Why is glare important?
In broad terms, uncontrolled glare increases the risk of errors, fatigue and consequently accidents, whether it be in the workplace or in the home.
Glare is generally categorised as either disability or discomfort glare.
We’ve all experienced the blinding effect associated with disability glare, whether it’s the poorly focussed headlights of an oncoming car on a country road at night or exiting the cinema into midday sunlight.
Discomfort glare, as the term suggests, is not as drastic as disability glare, but it can take its toll if we are spending extended periods under lighting with poor glare control, which is much more common than it should be.
Discomfort glare is broken down into either direct or reflected categories.
EN 12464-1:2011 is the CE standard relating to workplace lighting, focussing on two interrelated components associated with glare:
– Luminance at 65° of <3000 cd/m2
Other relevant documentation includes SLL and CIBSE Code for Lighting.
Recommended limits for glare have been set in EN 12464-1 for a variety of workplace categories – examples below:
– UGR<16 – Technical Drawing Office
– UGR<19 – Offices, Schools
– UGR<22 – Workshops, Receptions, Retail
Factors influencing glare include:
– Source vs Background Luminance
The brighter the source is in comparison to the background light level, the greater the glare.
– Position/Direction of View
The further away the observer is from the source, the greater the glare.
– Source Size
The smaller the source size for a given light output, the greater the glare.
LEDs are now the brightest light sources utilised in general lighting with the most light emitted per unit area.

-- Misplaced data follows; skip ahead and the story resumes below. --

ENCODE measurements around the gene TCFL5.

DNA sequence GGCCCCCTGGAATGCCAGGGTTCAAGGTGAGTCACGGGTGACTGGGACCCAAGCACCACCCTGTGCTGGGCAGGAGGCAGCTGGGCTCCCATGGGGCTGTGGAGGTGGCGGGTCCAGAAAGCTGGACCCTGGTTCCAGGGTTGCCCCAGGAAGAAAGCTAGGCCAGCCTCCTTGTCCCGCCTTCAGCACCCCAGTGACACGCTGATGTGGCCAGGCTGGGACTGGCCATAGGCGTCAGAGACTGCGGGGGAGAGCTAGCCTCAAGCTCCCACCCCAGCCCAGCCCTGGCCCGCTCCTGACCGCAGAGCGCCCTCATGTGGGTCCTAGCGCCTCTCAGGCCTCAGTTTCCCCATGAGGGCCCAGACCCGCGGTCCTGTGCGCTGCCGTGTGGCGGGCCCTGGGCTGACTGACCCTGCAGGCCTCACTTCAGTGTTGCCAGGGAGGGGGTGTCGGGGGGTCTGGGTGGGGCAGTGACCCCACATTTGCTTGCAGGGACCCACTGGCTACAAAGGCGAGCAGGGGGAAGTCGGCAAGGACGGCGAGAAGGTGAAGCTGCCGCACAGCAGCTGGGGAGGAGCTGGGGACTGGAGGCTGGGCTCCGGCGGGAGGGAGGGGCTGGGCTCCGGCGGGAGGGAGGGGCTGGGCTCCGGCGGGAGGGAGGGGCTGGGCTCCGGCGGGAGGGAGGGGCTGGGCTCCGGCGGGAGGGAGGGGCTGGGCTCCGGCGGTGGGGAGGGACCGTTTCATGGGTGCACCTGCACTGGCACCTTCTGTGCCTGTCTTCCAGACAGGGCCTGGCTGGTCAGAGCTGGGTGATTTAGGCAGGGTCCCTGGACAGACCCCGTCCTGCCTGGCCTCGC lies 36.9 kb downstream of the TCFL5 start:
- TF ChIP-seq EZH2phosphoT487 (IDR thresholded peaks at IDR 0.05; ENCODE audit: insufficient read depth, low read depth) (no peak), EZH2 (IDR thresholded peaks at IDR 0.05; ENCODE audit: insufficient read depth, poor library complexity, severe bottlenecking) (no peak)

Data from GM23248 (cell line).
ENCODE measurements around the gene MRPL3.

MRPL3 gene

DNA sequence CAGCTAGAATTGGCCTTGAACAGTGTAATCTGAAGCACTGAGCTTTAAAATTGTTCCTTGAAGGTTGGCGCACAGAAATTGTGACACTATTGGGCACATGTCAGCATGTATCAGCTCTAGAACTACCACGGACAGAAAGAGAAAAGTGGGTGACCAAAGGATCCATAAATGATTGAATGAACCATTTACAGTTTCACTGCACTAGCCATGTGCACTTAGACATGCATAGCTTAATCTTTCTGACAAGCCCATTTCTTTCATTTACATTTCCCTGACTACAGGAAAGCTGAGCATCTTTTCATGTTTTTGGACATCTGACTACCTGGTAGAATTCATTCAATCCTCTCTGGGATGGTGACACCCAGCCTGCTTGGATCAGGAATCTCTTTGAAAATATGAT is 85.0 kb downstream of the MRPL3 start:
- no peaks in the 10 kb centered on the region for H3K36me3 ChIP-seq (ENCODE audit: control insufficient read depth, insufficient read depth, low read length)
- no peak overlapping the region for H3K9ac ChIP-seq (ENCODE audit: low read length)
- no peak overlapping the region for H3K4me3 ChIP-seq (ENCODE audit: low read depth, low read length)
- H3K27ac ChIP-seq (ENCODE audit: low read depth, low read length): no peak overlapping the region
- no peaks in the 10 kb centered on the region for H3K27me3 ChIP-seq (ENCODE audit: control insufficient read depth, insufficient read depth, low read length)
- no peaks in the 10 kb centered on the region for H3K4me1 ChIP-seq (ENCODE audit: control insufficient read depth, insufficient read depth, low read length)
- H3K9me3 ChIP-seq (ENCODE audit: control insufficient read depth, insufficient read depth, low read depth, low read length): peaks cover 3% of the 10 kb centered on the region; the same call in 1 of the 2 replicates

With the ongoing miniaturisation trend in the LED market, LED package sizes have reduced, while relative light output has increased; resulting in further gains in brightness and thereby leading to a greater propensity for glare.
How is glare measured?
Glare is not solely determined by the light source, the overall room configuration must be considered.
Due to the number of variables involved, with many of them unique to the specific installation site, glare cannot be distilled down to a single value for a particular light fitting. Therefore, glare is determined by carrying out photometric testing on a light fitting with reference to CIE 117:1995 and presented in a standardised UGR table.
Variables in the UGR table include:
– Wall and ceiling reflectance
– Room dimensions
– Working plane height
Achieving UGR<19 for all entries on the UGR table is an unrealistic expectation, as it would restrict other light source parameters and create other challenges. However, it is a reasonable expectation that all entries in the first columns of the UGR table viewed crosswise and viewed endwise would meet UGR<19 – see ROBUS SPACE UGR Table.
It should be noted that the UGR method does not take account of diagonal geometries, only x and y directions.
The photometric measurement also facilitates the luminance (or amount of light emitted per unit area in a specific direction) of the source to be determined to ensure compliance with luminance requirements of EN 12464-1 (<3000 cd/m2 at 65°).